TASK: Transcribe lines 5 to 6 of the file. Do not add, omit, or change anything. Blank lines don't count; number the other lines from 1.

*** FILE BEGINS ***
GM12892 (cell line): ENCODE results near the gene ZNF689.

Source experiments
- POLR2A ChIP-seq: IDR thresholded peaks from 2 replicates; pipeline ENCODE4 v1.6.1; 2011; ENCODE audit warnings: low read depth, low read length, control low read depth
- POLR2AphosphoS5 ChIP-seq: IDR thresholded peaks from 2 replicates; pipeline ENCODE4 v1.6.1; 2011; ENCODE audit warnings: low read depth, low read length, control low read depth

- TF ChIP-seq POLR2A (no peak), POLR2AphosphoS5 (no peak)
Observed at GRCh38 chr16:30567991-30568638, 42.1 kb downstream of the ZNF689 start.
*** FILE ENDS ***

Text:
- TF ChIP-seq POLR2A (no peak), POLR2AphosphoS5 (no peak)
Observed at GRCh38 chr16:30567991-30568638, 42.1 kb downstream of the ZNF689 start.